Page last updated at 10:50 GMT, Friday, 8 January 2010

Governments stifle hi-tech innovation, says trade group

By Maggie Shiels
Technology reporter, BBC News, Las Vegas

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Border controls for skilled workers should be eased, said the CEA

Government needs to do more to encourage innovation, America's first chief technology officer has been told.

The message was given to Aneesh Chopra as he visited the Consumer Electronics Show (CES) in Las Vegas.

While being applauded for recognising the importance of technology to help the economy, Mr Chopra was also chided.

"When it comes to innovation there's a lot the government can do, and there's a lot they should not do," said consumer industry head Gary Shapiro.

"The government doesn't spur innovation or entrepreneurship. The government often gets in the way," said Mr Shapiro, president of the Consumer Electronics Association (CEA) which stages CES.

The CEA said the faltering economy meant the importance of innovation was a growing concern among a majority of Americans.

A national study by Zogby International found that 96% believe innovation is critical to the success of the US as a world economic leader.

The weakening financial markets meant that in 2009 America was overtaken as the most competitive economy by Switzerland.

Industry gripes

The CEA's concerns centre around three main issues.

It would like the government to make it easier for skilled workers to come to the US from countries like India and China.

It advocates a change in trade policy so American exports can compete with goods from other parts of the world being sold cheaper on international markets.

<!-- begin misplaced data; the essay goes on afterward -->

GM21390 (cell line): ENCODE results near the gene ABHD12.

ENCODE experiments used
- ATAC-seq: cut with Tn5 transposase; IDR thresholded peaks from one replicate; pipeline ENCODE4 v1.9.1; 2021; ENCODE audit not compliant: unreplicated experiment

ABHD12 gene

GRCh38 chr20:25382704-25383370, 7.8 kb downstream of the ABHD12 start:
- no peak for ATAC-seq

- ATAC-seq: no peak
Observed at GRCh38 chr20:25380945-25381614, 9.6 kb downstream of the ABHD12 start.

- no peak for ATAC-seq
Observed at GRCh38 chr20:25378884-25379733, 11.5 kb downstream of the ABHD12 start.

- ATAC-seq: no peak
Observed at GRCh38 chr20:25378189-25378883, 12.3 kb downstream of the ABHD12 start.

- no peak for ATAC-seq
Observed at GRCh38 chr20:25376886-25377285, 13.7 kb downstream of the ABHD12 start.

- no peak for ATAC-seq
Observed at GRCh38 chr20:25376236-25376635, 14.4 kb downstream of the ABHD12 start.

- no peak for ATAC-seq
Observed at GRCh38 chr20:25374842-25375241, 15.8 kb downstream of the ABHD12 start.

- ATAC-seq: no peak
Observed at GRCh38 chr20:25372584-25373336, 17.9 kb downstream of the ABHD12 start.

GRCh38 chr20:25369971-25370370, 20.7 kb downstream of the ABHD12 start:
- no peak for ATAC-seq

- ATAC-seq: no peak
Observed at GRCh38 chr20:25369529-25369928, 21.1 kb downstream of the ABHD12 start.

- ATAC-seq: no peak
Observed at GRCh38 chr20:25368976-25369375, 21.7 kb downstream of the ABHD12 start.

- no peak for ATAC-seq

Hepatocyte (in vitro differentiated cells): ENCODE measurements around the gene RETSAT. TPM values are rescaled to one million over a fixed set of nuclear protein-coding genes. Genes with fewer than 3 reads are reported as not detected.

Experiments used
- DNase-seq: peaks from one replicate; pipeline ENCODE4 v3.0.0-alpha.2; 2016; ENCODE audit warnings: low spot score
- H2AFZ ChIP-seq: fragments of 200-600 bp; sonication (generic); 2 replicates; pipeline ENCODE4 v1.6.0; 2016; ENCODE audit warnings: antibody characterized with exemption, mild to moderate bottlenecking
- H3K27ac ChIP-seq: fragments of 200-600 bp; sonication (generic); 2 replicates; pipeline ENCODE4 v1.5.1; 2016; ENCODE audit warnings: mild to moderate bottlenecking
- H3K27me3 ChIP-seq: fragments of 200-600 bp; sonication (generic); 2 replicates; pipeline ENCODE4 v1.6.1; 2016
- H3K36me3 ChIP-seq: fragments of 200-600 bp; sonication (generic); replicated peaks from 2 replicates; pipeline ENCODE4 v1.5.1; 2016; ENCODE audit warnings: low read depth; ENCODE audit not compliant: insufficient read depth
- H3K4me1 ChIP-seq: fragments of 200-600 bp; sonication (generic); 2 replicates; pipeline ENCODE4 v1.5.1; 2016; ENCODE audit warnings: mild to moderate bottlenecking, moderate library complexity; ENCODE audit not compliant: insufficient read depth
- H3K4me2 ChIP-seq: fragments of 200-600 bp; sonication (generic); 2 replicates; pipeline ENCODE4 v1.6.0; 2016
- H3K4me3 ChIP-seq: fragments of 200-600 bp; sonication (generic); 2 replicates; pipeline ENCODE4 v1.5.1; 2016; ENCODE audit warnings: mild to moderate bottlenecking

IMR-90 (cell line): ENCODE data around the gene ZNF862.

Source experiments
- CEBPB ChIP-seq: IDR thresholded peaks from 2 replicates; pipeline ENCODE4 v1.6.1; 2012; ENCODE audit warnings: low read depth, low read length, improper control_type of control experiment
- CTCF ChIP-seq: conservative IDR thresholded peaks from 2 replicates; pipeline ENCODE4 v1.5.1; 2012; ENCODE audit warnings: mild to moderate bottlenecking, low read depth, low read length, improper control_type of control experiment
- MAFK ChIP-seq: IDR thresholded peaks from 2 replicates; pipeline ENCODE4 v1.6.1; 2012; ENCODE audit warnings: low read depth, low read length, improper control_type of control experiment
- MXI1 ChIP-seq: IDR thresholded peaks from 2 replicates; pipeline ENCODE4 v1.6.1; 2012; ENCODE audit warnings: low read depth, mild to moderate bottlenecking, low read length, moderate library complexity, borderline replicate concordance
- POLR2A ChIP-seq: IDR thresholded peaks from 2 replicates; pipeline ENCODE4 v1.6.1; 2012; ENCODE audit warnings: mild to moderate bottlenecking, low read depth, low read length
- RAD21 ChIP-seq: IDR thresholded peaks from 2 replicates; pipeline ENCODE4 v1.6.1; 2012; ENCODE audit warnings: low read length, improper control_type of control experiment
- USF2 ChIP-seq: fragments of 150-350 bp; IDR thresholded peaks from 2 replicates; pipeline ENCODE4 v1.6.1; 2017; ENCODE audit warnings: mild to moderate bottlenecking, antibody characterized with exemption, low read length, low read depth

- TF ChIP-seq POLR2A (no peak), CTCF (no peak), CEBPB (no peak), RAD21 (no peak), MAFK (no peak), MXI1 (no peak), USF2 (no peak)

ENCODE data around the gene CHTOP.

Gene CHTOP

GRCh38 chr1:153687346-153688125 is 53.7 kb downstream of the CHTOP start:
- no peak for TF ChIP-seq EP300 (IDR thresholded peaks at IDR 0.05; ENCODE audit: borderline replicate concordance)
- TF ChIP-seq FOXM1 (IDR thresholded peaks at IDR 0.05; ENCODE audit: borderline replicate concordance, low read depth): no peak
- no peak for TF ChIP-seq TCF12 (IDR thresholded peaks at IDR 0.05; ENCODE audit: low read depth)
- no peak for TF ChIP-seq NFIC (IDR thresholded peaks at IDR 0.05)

It also had little support for President Obama's $787bn (£490bn) stimulus act calling it "panic spending" and warned of the growing federal deficit.

The Zogby survey showed that nearly 60% of Americans asked think the rising national deficit will have a major impact on the prosperity of future generations.

"The government is often a barrier," said Mr Shapiro. "High taxes and regulatory bureaucracy are barriers."

In response, Mr Chopra said the CEA's criticisms had some weight.

"We don't have to agree on every issue, but we can always say we have room for improvement to spur innovation and entrepreneurship," said Mr Chopra during a CES press conference.

"We have to eat our own dogfood - Gary is right about the federal deficit. We are in an economic crisis but we are going to tackle it. We have to get this right," Mr Chopra told journalists.

He said the US government was planning a summit with a number of chief executives from the "most innovative companies in the country to directly advise us to make government more efficient and more effective".

Mr Shapiro said that while 2009 was a terrible year for the consumer electronics industry, things were looking up.

"There is now light at the end of the tunnel and it is the bright light of innovation. We are seeing more innovation at this show than at any show in our history," added Mr Shapiro.

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